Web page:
Meals: Breakfast, lunch

Morning: In past couple decades, the city of MedellÍn has transformed itself out of Pablo Escobar’s shadow and into an innovative new city. Nowhere is this more apparent than in Comuna 13—which was, less than 20 years ago, the most dangerous neighborhood in the world. Now, it’s the city’s most-visited destination. A local activist is going to guide us around the streets she calls home, tapping us in to Comuna 13’s history, transformation, and the impact this tourist boom has had.

Afternoon: Comuna 13 is known for its social and politically charged street art, and one of the most famous graffiti artists in the neighborhood is inviting us over to his place for lunch. We’ll dig into comida casera (“home-cooked food”) made by one of his neighbors, and hear the stories behind his increasingly well-known artworks. Our friends at a local music collective will scoop us up afterward, and take us past the other travelers ogling at the murals to a side of the sprawling Comuna 13 that rarely gets foreign visitors. There, we’re going to get a MedellÍn send-off with a casual salsa choke dance class (or, as it often turns out, dance party) on an open roof with sweeping views of the city.

Evening: We’ll close the trip over an unforgettable dinner: prepare for a multicourse molecular gastronomy meal that will vividly highlight all that modern-day MedellÍn has to offer.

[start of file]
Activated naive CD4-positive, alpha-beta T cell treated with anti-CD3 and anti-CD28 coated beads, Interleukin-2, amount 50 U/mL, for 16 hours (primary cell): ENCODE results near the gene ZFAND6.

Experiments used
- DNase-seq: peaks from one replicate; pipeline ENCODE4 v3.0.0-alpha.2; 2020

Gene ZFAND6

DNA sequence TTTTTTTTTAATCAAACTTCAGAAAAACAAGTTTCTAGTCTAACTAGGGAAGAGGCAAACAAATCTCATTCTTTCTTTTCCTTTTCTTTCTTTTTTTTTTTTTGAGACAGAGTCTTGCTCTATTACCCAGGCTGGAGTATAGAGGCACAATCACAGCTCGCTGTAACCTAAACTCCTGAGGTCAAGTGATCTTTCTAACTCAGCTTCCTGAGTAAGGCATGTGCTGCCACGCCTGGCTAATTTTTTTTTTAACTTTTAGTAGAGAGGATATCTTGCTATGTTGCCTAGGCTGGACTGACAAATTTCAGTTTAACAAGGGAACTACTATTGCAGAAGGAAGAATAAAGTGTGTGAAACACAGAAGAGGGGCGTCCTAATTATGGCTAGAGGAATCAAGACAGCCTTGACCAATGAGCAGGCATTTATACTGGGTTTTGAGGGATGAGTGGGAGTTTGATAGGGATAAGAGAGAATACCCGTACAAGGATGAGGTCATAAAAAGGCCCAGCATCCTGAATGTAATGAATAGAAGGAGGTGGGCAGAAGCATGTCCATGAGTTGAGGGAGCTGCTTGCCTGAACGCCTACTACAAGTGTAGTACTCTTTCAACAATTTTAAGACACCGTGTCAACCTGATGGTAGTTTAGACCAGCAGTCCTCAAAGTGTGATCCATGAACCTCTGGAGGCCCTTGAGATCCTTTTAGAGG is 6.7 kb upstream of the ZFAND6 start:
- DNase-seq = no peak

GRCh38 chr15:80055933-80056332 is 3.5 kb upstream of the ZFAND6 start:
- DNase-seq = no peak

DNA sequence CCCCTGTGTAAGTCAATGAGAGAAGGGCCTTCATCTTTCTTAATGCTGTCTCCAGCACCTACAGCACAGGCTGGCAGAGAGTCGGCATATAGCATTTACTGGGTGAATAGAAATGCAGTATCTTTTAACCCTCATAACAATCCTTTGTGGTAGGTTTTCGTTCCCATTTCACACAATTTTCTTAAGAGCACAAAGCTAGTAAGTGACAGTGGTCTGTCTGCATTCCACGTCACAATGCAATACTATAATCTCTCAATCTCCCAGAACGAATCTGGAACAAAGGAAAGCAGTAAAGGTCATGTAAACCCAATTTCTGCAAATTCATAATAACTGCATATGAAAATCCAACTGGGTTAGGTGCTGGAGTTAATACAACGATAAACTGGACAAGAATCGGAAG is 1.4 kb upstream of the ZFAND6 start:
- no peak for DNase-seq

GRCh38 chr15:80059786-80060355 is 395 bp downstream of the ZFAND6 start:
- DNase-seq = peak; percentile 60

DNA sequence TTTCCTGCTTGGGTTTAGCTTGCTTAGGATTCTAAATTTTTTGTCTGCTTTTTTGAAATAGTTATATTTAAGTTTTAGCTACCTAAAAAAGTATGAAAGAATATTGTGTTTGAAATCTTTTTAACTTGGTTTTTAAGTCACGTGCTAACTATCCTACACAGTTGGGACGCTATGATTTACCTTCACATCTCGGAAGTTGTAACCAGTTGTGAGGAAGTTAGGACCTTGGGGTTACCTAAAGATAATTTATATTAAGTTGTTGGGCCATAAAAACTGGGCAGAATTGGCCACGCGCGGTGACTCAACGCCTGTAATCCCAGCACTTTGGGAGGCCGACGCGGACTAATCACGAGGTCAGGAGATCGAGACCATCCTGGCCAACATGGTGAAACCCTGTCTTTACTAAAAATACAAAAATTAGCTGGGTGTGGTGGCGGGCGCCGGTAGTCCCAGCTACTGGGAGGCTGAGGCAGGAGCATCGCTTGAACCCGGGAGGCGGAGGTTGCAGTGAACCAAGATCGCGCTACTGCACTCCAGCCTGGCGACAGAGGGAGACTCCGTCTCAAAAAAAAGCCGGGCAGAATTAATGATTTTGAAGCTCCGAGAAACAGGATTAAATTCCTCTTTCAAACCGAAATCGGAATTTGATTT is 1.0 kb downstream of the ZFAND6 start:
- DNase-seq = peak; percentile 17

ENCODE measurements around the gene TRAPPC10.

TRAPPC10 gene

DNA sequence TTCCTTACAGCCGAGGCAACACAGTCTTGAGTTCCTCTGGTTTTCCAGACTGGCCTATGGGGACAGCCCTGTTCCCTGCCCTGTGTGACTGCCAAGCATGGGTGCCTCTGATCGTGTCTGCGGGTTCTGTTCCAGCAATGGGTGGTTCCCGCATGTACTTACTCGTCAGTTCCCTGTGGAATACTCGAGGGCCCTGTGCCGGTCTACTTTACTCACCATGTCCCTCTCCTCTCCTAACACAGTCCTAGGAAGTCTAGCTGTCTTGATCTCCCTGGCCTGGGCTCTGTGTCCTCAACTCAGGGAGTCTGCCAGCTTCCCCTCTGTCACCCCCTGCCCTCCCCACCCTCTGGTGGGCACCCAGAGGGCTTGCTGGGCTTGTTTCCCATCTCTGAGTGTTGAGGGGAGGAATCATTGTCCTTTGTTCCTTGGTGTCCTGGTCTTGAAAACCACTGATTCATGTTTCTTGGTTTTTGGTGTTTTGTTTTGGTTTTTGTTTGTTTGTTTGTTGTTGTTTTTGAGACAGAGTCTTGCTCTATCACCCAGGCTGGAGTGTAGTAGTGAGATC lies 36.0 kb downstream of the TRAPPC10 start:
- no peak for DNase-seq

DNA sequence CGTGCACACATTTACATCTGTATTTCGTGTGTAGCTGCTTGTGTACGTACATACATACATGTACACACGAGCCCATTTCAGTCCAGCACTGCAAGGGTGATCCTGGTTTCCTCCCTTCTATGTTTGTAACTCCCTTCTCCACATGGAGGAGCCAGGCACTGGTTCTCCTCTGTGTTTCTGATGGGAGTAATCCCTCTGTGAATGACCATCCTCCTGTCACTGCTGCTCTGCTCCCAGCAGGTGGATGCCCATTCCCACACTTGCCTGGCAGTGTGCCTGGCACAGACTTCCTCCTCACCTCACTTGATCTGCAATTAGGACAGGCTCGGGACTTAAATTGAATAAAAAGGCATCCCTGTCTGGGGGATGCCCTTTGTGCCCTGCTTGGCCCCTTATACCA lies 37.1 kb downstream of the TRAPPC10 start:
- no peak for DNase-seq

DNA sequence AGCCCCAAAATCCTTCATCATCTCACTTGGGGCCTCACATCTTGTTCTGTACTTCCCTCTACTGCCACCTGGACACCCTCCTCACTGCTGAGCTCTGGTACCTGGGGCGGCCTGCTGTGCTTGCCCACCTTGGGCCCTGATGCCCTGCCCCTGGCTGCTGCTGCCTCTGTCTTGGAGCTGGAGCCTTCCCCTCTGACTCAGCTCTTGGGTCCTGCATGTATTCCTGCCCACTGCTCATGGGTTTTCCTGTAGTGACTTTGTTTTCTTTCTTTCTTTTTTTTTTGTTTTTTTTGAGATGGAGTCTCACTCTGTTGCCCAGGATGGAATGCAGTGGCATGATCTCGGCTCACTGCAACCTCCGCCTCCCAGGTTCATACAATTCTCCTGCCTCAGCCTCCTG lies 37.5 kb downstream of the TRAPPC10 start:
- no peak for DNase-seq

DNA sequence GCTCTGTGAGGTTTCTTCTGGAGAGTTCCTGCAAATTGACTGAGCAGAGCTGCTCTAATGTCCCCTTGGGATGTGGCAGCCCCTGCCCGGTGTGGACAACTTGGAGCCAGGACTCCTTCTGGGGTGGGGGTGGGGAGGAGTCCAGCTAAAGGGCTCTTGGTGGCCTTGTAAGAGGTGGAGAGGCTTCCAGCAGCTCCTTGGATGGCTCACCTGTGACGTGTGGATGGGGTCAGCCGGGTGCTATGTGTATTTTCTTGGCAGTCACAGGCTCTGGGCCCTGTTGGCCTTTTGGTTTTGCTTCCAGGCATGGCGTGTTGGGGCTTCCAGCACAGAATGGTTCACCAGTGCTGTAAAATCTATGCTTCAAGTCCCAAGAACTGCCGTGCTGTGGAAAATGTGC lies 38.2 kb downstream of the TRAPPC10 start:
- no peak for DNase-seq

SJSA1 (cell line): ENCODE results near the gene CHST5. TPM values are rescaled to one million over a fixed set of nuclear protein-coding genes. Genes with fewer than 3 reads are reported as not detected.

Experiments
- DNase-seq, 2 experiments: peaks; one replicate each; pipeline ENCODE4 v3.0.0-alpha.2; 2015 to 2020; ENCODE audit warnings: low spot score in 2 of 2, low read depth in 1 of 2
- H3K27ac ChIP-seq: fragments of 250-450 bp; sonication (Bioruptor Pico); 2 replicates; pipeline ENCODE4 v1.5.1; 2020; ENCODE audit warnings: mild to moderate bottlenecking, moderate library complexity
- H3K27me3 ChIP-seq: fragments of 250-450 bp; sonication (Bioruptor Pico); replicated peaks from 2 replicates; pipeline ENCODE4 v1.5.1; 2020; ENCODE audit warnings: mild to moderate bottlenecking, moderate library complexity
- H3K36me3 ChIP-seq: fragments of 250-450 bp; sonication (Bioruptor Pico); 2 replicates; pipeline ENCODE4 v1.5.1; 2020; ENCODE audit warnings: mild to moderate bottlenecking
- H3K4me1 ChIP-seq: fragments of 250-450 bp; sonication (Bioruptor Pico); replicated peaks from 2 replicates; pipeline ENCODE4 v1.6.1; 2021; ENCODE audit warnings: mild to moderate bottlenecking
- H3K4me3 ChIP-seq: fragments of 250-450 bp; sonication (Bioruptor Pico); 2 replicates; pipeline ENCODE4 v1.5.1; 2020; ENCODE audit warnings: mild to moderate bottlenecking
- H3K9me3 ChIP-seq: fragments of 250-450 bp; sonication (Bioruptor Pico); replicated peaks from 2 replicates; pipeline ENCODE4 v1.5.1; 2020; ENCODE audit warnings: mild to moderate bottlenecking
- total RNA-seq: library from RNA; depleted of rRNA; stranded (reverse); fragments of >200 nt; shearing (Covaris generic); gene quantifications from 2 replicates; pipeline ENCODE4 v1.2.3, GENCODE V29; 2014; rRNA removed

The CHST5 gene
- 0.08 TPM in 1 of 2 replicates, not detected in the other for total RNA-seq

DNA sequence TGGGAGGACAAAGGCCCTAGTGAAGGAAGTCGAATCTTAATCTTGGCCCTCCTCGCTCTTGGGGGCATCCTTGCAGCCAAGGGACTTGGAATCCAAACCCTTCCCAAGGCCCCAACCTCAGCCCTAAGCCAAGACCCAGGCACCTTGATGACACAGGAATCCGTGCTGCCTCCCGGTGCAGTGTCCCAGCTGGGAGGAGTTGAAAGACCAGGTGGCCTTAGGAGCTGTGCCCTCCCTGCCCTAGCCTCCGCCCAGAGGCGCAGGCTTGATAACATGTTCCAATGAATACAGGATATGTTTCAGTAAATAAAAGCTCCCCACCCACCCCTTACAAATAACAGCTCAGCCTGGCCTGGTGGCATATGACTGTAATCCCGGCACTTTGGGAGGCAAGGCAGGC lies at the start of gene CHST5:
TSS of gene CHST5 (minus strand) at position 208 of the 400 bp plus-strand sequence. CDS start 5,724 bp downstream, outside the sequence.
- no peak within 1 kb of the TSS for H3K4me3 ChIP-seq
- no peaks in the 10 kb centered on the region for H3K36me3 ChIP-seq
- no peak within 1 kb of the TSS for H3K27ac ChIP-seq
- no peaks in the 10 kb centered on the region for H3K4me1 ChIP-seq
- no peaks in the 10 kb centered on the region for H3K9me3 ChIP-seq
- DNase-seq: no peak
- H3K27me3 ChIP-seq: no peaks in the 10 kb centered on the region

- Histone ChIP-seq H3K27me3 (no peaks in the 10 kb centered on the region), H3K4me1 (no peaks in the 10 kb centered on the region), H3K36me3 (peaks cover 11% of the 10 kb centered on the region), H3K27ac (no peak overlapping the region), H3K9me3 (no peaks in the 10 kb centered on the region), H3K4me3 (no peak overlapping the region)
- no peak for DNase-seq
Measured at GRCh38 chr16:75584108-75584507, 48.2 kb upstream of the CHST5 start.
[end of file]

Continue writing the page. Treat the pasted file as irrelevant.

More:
Meals: Breakfast, lunch, dinner

 
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DEPART: We’ll say our final goodbyes over breakfast on the rooftop of our hotel, before our trusted drivers chauffeur everyone to the airport. And yes, you can grab a few final arepas to take with you.

Not ready to leave Colombia yet? We won’t blame you. If you have a few extra vacation days, consider tacking on a side trip to the fast-paced capital city of Bogota. Or, plot your detox in the mountainous coffee region of Armenia, or with an eco-lodge stay in the Caribbean Tayrona National Park. Either way, you’ll leave Medellín today with a heightened understanding of Colombian culture and social issues, a week’s worth of shared memories with a dozen new friends, and plenty of aguardiente (a local “firewater” spirit) under your belt. There’s a reason Colombians are known for their love of life—their sabrosura—and in nine days, you’ll get an addicting dose of it.  


Meals included: Breakfast